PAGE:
Firefox Blocks Malicious Add-Ons Misusing Its API

Update includes a system add-on for further protection

Mozilla has shared information detailing the discovery and removal of several browser add-ons that misused the proxy API built into Firefox.

On Monday, a new post from Mozilla revealed the blocking and removal of multiple add-ons used by 455,000 users. The development team first found the add-ons in June, and Mozilla says that when installed, they would misuse the proxy API that controls how Firefox connects to the internet. It could then stop users from updating their browser, which would keep them from getting access to important changes, blocklist updates, and more.

Firefox running on a laptop with video playing


Now that Mozilla has blocked the add-ons, it also is taking additional steps to mitigate this issue in the future. Starting with the most recent Firefox version 91.1, the browser will include changes to fall back to direct connections whenever it makes an important request.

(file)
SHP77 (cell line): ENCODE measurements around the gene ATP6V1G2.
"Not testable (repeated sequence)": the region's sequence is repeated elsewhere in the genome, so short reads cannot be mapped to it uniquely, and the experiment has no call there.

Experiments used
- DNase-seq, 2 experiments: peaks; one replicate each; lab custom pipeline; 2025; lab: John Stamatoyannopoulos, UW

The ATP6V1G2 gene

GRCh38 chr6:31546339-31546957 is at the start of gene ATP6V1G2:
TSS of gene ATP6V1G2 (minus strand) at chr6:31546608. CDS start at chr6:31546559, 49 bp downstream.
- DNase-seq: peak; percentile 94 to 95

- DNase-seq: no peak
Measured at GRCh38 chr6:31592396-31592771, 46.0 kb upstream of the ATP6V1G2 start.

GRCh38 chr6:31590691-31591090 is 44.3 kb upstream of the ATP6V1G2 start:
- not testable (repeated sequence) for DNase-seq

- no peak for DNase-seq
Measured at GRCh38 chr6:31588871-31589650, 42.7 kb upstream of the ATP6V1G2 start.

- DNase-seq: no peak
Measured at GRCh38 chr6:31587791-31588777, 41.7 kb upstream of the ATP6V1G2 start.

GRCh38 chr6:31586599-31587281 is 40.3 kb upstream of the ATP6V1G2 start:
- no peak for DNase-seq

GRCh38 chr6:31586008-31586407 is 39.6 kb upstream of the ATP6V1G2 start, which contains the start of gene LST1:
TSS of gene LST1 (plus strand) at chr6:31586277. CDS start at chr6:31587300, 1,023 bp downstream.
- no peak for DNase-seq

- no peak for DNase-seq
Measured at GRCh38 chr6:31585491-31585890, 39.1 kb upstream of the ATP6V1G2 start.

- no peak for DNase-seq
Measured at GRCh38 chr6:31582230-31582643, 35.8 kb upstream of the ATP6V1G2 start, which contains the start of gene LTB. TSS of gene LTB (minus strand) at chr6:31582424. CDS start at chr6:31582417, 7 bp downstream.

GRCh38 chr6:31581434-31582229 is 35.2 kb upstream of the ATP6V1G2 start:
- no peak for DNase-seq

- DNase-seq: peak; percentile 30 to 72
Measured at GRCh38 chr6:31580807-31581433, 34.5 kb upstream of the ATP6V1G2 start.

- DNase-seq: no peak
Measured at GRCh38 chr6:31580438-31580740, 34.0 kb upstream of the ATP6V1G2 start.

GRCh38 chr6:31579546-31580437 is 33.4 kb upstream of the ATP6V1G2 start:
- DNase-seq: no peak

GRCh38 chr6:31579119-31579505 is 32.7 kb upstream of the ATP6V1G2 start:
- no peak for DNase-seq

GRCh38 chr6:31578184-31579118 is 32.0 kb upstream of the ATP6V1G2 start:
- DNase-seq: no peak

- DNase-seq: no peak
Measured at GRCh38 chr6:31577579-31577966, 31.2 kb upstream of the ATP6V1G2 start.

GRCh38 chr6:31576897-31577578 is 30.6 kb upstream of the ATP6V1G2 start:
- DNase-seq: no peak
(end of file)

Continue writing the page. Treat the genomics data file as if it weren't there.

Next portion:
These requests include looking for significant updates, as well as downloading changes to the blocklist.

If the proxy configuration fails, Firefox will move to a direct connection to ensure that users still get the latest downloads and protection.

Mozilla also has deployed a new system add-on called Proxy Failover, which will be shipped with current and older versions of Firefox.

Mozilla Firefox running on a monitor


Mozilla recommends that users download the latest version of Firefox, version 93, as well as ensure Microsoft Defender is running to help keep your computer safe. Users who need to update should try downloading the update.

If it doesn’t work, Mozilla says that you’ll need to follow a series of steps to unblock the proxy issues caused by the affected add-ons.

Was this page helpful?